The flight was also his first lesson on the road to a commercial helicopter pilot’s license. Yates had been talked into making superannuation contributions when he left high school, which he says was a very good piece of advice.
“Back in those days superannuation was not compulsory and you could cash in your super. So, I cashed it in to pay for my flying.” Completing his commercial pilot’s helicopter license in 1984, Yates began to look for ways to increase his hours and experience. Thankfully, the owner of Heliflite had offered him some part- time work doing joy flights.
“I would drive from Lindfield out to Castle Hill and do a five-minute joy flight to be paid a dollar. I was driving an old Toyota Land Cruiser and it was costing a fortune in fuel, but it was the only way I could build up hours.”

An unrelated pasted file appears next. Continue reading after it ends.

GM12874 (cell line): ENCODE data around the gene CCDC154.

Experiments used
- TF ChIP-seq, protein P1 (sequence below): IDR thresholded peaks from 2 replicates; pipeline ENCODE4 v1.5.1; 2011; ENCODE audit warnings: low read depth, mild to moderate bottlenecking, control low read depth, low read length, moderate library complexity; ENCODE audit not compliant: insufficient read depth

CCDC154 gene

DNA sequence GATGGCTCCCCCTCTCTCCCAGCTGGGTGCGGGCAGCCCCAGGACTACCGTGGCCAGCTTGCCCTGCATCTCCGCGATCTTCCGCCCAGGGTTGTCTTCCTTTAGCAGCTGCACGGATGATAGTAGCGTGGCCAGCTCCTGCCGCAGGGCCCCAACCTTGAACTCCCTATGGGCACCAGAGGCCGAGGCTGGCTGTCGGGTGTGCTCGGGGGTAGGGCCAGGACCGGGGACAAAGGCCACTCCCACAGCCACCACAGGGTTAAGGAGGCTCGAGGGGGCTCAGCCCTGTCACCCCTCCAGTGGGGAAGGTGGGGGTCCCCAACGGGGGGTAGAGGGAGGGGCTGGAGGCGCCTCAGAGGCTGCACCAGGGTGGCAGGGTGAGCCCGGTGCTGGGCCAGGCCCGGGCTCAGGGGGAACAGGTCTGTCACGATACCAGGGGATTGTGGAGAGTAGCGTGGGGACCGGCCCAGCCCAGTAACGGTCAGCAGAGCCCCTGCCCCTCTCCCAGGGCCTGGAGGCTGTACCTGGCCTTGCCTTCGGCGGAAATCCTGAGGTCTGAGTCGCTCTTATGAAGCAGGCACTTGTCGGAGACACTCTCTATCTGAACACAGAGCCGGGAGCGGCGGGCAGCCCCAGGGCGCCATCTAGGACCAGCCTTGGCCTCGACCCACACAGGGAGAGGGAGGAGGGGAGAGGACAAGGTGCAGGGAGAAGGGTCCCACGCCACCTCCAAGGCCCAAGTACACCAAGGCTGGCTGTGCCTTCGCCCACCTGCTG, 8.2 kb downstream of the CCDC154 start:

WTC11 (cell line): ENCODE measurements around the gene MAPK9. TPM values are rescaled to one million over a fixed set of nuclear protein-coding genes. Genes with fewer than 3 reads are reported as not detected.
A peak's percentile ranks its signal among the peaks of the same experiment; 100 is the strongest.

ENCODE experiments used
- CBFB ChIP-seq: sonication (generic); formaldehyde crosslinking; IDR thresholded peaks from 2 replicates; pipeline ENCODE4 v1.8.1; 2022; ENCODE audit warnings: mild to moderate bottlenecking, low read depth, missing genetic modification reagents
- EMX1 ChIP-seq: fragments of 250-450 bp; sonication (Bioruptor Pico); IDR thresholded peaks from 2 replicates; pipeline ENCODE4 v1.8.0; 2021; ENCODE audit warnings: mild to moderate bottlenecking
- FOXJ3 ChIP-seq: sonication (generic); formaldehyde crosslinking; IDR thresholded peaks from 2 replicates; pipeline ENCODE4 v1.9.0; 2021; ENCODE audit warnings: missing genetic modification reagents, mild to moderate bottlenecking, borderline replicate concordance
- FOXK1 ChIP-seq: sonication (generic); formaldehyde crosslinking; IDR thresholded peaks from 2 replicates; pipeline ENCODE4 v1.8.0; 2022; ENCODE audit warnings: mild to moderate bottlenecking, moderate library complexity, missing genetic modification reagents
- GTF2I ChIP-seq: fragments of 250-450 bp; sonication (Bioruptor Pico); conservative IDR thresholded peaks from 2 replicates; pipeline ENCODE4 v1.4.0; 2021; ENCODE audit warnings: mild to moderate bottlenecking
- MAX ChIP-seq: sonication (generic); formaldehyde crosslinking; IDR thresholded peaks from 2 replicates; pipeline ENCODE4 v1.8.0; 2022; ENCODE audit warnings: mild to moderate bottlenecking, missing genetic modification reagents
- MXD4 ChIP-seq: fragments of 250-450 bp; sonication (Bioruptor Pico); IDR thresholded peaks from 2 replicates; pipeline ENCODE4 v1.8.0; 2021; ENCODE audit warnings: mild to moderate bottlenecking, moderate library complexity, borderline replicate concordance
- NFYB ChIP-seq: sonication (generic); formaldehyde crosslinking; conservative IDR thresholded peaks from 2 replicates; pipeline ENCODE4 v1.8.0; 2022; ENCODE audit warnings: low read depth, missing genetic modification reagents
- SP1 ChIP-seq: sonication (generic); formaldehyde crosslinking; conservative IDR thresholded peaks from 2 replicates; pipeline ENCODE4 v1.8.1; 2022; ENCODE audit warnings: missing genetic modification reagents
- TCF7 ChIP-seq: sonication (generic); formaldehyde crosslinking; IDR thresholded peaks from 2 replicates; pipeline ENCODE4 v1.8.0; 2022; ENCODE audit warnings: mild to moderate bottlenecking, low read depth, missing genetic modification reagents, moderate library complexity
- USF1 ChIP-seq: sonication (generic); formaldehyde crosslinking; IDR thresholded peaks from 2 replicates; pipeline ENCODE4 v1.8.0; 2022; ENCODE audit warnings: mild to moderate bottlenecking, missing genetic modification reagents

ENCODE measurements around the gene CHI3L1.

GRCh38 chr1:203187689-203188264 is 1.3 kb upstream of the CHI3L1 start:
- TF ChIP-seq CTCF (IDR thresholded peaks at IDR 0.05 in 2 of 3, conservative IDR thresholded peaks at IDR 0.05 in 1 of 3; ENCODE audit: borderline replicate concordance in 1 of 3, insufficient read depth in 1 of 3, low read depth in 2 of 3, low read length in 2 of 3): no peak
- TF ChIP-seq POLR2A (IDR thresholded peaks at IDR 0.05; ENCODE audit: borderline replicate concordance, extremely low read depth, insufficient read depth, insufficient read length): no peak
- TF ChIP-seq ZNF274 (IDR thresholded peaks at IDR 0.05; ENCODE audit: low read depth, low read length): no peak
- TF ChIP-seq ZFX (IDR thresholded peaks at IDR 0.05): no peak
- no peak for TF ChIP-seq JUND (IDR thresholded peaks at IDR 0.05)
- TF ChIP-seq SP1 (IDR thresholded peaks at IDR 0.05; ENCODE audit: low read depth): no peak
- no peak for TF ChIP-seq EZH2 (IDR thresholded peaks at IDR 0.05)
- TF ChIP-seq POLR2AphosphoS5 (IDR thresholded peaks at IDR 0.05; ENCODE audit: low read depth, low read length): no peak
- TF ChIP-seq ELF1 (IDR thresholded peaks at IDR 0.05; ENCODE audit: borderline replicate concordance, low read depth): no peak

“Fortunately, I was in it for the hours at that stage and not so much the dollars. Although, after the flight you would be asked to do the banking and to wash some of the helicopters – you were a slave. As a 60-hour helicopter pilot there wasn’t much I would say no to doing. You had to rely on these guys to give you some flying.”
Over time, the joy flight work dried up and in 1989 he moved on to National Helicopters where he got even less work.
“But it was there when I saw an advertisement in the paper for a company called Pacific Helicopters for long-lining work up in PNG. I didn’t have the minimum requirements for what they were wanting, but I put in an application anyway.”
“I was invited up to Brisbane for an interview – they interviewed about 60 people. They said ‘you don’t have enough hours to fly Hughes 500s, but do you want to work as a copilot on a Puma?’ To which my response was ‘yes’.”
Watch out for the falling coconuts
Now flying in the highlands of PNG, Yates gained his Bell 206 JetRanger endorsement and some time flying a long-line to get familiar with the work he would be doing and completed two weeks of ground school on the Puma.
“The long-lining was to build and service oil rigs in the dense jungles. It was flat out going out and back to the rigs all day. The Pumas were working about 10 hours a day so they had a morning crew and an afternoon crew.”